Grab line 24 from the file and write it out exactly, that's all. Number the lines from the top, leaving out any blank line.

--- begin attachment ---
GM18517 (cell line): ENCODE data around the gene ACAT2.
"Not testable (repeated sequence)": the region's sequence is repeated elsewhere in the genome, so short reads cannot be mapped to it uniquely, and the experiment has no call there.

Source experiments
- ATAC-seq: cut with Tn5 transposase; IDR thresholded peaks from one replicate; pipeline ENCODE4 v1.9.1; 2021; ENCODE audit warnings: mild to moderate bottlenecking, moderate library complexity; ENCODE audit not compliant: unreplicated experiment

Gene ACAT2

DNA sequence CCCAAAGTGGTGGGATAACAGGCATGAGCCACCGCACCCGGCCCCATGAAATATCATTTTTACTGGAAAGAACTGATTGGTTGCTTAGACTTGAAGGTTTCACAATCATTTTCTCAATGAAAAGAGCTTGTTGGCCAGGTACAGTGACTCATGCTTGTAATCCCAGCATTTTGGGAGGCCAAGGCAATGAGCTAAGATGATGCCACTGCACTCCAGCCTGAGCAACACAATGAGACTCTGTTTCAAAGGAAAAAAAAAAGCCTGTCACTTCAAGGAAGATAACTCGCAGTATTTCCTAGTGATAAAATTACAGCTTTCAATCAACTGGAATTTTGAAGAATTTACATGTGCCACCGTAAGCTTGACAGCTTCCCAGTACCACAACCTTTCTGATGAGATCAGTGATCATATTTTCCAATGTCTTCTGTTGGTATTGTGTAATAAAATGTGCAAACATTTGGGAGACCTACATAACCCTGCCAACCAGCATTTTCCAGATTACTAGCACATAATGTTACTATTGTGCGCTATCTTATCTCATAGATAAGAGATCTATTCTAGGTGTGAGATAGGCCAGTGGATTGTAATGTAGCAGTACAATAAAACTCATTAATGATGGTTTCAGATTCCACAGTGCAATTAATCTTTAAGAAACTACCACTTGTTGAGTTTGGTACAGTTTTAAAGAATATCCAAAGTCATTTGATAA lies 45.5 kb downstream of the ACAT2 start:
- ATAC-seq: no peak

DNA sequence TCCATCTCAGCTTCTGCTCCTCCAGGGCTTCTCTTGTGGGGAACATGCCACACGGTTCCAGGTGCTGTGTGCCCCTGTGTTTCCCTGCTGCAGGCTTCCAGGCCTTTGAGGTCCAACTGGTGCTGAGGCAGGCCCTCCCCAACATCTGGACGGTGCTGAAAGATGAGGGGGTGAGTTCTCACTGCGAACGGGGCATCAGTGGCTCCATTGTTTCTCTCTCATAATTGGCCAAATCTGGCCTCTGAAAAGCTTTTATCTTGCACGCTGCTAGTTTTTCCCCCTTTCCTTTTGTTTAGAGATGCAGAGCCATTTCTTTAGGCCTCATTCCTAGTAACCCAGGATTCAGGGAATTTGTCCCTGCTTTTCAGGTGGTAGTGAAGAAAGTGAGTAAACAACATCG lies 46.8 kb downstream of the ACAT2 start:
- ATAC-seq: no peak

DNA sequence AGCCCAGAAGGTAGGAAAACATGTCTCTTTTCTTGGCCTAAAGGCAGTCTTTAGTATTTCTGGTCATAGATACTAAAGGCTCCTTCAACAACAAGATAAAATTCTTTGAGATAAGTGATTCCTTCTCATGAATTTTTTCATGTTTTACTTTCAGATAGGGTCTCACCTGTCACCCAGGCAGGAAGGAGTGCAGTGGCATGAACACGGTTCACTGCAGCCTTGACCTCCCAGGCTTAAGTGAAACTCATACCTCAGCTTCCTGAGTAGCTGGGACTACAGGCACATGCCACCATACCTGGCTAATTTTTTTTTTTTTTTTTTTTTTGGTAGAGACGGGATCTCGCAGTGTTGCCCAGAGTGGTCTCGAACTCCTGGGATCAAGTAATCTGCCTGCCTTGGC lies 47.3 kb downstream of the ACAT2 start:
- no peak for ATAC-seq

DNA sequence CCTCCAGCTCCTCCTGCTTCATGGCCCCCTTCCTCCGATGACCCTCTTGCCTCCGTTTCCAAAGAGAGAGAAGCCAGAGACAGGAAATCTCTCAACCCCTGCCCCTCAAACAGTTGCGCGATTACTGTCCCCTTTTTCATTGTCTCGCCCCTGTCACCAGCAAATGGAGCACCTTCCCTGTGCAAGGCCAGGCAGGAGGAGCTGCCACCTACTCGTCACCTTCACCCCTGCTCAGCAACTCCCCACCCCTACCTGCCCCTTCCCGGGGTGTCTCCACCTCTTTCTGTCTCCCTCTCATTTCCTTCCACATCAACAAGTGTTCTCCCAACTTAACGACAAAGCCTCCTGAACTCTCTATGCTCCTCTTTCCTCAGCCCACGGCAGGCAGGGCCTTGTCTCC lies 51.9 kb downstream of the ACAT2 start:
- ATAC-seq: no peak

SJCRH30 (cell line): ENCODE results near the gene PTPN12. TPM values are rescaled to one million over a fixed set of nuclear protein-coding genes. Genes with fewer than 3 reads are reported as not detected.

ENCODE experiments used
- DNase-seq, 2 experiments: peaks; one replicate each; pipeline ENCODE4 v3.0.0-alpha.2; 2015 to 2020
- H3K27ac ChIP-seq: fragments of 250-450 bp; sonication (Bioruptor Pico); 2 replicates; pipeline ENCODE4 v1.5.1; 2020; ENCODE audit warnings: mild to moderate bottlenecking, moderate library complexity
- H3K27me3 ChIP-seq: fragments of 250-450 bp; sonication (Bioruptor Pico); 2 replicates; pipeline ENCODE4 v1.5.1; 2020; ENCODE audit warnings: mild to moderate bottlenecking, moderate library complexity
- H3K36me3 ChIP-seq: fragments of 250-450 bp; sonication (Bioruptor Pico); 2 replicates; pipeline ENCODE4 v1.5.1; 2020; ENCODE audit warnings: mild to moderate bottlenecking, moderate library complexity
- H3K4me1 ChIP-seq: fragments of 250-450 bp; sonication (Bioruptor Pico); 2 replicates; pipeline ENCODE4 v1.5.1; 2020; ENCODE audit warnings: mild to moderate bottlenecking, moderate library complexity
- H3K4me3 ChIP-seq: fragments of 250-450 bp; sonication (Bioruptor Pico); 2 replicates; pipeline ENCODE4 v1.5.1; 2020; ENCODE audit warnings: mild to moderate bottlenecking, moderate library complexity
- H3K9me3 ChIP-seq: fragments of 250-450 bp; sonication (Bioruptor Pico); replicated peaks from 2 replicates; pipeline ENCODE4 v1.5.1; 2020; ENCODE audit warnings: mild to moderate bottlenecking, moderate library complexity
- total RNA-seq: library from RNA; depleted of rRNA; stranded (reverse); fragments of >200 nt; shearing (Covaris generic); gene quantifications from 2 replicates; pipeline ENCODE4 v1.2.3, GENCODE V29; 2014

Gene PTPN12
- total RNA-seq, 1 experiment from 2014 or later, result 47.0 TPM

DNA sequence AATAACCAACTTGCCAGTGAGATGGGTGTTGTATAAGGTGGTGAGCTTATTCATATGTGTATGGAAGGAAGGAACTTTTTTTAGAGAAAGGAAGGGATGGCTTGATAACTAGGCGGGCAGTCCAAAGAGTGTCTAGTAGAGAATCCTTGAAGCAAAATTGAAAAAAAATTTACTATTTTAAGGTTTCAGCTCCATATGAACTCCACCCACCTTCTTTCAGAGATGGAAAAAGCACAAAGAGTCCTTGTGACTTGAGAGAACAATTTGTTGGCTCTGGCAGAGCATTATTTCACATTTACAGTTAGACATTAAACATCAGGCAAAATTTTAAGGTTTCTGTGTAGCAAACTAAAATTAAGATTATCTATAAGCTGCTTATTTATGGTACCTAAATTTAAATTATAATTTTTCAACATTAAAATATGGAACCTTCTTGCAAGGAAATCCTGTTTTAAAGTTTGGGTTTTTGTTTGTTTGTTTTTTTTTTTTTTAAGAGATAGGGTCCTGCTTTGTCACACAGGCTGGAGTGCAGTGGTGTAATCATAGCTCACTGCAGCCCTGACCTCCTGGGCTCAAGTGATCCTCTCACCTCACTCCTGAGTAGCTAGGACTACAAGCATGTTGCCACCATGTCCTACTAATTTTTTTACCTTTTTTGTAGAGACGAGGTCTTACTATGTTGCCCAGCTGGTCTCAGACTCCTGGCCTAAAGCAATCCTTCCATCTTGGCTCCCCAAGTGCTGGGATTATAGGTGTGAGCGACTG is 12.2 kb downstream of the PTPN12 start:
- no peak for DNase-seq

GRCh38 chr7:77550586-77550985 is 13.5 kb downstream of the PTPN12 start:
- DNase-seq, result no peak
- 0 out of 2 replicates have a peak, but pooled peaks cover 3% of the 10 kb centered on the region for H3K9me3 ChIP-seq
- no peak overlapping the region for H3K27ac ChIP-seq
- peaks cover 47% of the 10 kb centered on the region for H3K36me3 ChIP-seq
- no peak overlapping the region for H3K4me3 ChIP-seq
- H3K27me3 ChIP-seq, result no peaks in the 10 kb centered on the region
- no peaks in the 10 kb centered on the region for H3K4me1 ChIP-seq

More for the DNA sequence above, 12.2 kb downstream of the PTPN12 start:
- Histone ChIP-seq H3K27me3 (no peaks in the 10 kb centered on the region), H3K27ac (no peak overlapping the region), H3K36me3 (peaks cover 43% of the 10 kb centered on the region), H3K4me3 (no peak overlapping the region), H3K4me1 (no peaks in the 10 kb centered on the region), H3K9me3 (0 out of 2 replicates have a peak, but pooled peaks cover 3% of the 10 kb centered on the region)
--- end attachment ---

Gene PTPN12